Abstract: This paper uses novel news ticker data to evaluate the effect of sovereign risk on economic and financial outcomes. The use of intraday news enables me to derive policy events and respective timestamps that potentially alter investors' beliefs about a sovereign's willingness to service its debt and thereby sovereign risk. Following the high frequency identification literature, in the tradition of Kuttner (2001) and Guerkaynak et al. (2005), associated variation in sovereign risk is then obtained by capturing bond price movements within narrowly defined time windows around the event time. I conduct the outlined identification for Italy since its large bond market and its frequent coverage in the news render it a suitable candidate country. Using the identified shocks in an instrumental variable local projection setting yields a strong instrument and robust results in line with theoretical predictions. I document a dampening effect of sovereign risk on output. Also, borrowing costs for the private sector increase and inflation rises in response to higher sovereign risk.
    Keywords: high frequency identification,instrument,local projections,sovereign risk,text data
    JEL: C36 E43 E62
    Date: 2022
  16. By: Joe Cho Yiu NG; Thomas Chao Hung CHAN; Byron Kwok Ping TSANG; Charles Ka Yui LEUNG
    Abstract: This paper argues that the persistence of greenfield foreign direct investment (FDI) comes from information frictions. First, our simple social learning model shows that, through signaling effects, information frictions generate persistent greenfield FDI inflows. Second, we show empirically that the autoregressive coefficient of greenfield FDI increases in value with different proxies for information frictions, including six institutional and governance indicators and two common language measures. We also find that greenfield FDI persistence varies across industries. In particular, greenfield FDI by service firms is more persistent than that by manufacturing firms. Finally, our findings suggest that better governance, predictability, and transparency reduce information frictions and thereby avoiding drastic and persistent ups and downs in FDI.
    Date: 2022–03
  17. By: Zuzana Zavarská (The Vienna Institute for International Economic Studies, wiiw)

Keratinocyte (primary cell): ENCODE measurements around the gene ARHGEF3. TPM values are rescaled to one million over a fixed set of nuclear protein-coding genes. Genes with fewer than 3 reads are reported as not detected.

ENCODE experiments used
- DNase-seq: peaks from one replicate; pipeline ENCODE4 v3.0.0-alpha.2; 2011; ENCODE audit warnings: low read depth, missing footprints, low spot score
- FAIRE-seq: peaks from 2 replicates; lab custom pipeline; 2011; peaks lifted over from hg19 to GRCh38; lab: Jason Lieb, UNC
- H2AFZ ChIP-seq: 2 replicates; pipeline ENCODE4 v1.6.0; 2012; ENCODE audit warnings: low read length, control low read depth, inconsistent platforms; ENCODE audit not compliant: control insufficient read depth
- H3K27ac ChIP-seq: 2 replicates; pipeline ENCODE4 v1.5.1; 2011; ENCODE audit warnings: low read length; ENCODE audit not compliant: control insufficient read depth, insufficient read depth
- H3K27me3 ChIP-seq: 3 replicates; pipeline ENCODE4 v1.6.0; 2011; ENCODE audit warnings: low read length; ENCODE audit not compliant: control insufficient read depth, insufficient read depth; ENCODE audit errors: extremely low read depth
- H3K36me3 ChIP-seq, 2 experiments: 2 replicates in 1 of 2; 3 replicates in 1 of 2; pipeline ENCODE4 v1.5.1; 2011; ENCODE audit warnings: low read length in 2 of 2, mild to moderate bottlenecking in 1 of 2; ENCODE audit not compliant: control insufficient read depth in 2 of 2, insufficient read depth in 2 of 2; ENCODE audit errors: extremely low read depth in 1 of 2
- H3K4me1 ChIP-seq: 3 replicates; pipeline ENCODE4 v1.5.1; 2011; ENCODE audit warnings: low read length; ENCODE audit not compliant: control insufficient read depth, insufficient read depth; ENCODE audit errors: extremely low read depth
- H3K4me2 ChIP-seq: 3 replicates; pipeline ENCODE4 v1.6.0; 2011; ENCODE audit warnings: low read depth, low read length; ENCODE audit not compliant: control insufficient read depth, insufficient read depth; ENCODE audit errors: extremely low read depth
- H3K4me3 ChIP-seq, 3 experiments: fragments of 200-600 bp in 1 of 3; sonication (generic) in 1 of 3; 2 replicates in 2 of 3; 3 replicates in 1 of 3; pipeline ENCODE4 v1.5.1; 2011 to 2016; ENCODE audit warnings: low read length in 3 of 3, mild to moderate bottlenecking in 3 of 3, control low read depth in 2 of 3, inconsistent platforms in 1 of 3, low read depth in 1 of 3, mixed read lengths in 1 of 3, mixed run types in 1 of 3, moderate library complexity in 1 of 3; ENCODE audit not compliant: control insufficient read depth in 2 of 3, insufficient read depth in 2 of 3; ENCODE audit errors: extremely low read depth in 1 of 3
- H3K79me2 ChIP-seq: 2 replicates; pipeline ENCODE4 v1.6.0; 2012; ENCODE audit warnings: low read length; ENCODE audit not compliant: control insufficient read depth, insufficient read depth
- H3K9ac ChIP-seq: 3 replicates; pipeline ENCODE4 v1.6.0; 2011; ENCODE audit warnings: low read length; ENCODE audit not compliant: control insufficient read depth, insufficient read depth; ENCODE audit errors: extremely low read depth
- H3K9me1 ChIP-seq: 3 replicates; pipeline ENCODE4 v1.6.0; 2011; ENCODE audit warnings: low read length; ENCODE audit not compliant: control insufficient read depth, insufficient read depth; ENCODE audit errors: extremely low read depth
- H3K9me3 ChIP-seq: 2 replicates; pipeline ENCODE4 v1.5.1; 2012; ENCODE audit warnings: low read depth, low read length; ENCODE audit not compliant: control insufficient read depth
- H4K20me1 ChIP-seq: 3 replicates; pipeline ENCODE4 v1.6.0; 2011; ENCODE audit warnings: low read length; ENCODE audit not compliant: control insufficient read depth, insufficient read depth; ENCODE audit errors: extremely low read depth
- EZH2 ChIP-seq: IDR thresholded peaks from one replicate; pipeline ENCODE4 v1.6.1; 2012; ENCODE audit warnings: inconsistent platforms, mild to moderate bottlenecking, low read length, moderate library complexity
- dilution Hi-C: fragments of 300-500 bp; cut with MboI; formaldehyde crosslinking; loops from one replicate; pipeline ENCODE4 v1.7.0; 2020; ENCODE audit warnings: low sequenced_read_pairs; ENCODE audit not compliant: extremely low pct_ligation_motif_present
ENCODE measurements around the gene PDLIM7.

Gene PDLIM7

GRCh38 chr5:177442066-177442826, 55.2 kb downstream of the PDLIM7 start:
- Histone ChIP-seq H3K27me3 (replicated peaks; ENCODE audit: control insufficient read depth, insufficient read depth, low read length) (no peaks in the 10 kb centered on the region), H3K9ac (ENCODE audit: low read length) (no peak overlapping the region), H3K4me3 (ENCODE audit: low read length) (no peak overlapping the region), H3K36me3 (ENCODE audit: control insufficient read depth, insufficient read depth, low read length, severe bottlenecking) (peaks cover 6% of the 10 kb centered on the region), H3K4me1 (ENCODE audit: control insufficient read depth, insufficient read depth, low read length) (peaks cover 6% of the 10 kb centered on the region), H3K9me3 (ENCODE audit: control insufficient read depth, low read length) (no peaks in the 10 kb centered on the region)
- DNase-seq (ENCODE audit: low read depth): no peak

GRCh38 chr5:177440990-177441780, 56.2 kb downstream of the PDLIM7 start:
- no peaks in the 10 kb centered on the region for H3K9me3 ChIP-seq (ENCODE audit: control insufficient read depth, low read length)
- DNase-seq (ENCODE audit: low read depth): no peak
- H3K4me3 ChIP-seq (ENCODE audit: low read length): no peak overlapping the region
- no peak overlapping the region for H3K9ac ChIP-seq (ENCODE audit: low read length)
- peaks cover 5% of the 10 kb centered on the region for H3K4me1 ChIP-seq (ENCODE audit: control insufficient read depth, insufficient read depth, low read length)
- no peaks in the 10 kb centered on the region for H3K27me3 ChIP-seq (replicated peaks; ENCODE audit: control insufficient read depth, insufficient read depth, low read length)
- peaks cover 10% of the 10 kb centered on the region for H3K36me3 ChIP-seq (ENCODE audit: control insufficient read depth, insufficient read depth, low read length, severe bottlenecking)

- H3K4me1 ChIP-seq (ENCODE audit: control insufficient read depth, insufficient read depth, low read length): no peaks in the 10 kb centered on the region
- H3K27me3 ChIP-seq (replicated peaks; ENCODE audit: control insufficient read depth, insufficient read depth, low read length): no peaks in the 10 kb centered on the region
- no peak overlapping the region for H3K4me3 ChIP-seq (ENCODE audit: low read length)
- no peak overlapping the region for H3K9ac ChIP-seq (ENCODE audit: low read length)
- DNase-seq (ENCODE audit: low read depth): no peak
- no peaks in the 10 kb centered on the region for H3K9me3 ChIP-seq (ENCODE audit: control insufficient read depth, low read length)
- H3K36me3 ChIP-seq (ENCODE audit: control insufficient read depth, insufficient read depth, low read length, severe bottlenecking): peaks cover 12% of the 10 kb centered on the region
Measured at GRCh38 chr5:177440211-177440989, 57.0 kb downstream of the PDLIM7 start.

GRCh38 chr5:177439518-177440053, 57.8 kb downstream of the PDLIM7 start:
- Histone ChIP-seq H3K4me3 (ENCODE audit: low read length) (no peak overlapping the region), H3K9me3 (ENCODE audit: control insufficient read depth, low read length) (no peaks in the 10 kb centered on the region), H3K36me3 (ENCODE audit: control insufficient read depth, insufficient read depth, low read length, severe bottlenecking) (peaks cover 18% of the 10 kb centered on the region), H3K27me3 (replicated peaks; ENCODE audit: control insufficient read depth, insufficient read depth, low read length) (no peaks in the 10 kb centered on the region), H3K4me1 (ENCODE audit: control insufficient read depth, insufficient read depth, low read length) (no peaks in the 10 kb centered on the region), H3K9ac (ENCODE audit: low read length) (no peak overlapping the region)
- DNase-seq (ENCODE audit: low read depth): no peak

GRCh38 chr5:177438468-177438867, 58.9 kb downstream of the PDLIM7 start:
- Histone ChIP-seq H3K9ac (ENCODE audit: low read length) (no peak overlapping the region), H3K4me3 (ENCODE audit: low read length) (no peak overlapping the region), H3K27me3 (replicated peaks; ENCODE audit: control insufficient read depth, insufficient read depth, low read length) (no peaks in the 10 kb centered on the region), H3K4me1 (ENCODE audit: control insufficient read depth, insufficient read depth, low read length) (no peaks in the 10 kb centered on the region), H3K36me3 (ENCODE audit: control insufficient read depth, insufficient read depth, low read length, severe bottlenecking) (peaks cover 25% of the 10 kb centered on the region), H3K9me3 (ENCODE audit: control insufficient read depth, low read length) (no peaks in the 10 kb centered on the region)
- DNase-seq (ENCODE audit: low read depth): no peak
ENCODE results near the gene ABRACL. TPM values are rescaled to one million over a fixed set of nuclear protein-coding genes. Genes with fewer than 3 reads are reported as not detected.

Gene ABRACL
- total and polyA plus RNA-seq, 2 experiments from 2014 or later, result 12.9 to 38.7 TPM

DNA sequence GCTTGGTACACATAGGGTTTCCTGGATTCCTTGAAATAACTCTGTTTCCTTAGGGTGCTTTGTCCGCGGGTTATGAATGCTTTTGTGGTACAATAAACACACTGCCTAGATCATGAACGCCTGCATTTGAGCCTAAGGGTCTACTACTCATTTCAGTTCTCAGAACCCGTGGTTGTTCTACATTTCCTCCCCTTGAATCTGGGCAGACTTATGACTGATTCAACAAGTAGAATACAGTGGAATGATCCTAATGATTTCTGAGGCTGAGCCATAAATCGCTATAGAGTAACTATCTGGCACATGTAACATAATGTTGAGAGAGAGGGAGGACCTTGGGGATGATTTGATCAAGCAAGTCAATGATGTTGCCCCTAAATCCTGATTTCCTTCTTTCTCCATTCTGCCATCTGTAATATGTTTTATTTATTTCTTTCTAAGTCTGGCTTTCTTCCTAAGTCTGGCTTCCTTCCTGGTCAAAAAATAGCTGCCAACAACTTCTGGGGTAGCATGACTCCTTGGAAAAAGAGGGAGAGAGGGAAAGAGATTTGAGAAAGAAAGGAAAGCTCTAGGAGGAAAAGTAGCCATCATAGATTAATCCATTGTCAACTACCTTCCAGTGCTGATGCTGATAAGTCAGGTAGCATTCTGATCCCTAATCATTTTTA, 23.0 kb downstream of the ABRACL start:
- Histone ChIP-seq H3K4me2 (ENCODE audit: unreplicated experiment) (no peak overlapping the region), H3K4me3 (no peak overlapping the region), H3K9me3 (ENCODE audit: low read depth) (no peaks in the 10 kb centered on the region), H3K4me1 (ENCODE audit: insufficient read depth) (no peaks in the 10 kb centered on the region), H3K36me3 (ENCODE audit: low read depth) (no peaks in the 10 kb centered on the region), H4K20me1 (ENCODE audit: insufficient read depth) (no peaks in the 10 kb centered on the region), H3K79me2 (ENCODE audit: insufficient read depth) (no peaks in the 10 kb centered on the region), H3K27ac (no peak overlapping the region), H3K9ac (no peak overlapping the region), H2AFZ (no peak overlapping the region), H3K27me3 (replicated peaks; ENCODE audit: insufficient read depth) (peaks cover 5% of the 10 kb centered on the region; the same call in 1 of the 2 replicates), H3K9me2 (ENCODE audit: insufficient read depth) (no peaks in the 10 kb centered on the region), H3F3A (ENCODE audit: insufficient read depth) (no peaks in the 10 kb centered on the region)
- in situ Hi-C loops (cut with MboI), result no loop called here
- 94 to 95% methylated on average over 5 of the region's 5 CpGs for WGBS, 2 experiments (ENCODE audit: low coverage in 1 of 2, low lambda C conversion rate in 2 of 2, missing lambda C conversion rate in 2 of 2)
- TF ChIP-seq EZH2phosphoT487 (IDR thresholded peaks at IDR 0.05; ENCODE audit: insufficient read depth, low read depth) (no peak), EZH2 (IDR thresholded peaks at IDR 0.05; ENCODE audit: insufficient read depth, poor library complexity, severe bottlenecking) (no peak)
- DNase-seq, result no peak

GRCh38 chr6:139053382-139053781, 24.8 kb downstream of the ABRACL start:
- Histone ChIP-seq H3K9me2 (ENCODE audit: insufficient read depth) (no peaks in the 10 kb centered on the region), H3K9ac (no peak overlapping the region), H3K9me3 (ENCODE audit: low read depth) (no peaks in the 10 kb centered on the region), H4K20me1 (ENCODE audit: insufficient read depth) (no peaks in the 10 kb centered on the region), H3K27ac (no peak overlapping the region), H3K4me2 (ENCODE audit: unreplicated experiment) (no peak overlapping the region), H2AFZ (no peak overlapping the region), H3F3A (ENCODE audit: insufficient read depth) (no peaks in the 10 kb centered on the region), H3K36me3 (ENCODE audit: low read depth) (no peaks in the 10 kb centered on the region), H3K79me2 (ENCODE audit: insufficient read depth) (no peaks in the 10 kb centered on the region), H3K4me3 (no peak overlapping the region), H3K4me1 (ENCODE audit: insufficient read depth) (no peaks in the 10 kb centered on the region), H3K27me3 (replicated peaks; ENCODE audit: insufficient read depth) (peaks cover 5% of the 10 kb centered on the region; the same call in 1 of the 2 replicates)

Abstract: Finding common ground across EU member states in responding to China’s increasingly prominent position in the global economy has thus far proven a challenge. As the EU tries to find a ‘third way’ for dealing with its most important trading partners amid heightened US-China tensions, selected countries within the CESEE region have been deepening their investment relations with China. Given these countries’ significant capital needs for economic development, and in view of the EU’s arguable neglect of parts of the region, it is hardly surprising that they would be incentivised to seek out alternative investors. In addition to managing the risks arising from debt dependencies, China’s growing position in the 17+1 countries’ energy sectors may present a possible risk area. The EU investment screening mechanism is unlikely to align strategic interests across member states in its present scope, given the deficiencies in enforcement. With Austria’s established investment presence and relative geographical proximity to the 17+1 countries, it needs to play a key role in moving the dialogue in the direction of harmonising EU investment screening mechanisms, aligning incentives through greater involvement of the Western Balkans in development financing from the EU and offering realistic EU accession prospects. The Comprehensive Agreement on Investment (CAI) would have constituted a positive step towards a mutually beneficial and competitively neutral investment relationship with China, despite its numerous shortcomings. Austria and the EU-CEE countries should therefore lean towards resumed engagement with China regarding the possible ratification of the CAI, keeping core European values in mind. The EU should prioritise proactive policies to drive growth at home, leveraging the continent’s innovation capacities, and not only rely on defensive mechanisms to keep out unwanted FDI. Ultimately, Austria should recognise and emphasise mutual respect and co-operation towards common goals among the world’s major trading blocs, despite sometimes profound differences in economic models.
    Keywords: EU, China, foreign direct investment, investment screening, investment agreements
    JEL: F13 F21 F42
    Date: 2022–03
  18. By: Anne Duquerroy (Banque de France); Adrien Matray (Princeton & CEPR); Farzad Saidi (University of Bonn & CEPR)
    Abstract: We quantify how banks’ funding costs affect their lending behavior directly, and in-directly by feeding back to their net worth. For identification, we exploit banks’ het-erogeneous liability structure and the existence of regulated deposits in France whose rates are set by the government. Using administrative credit-registry and regulatory bank data, we find that a one-percentage-point increase in funding costs reduces credit by 17%. To insulate their profits, banks reach for yield and rebalance their lending towards smaller and riskier firms. These changes are not compensated for by less af-fected banks at the aggregate city level, with repercussions for firms’ investment.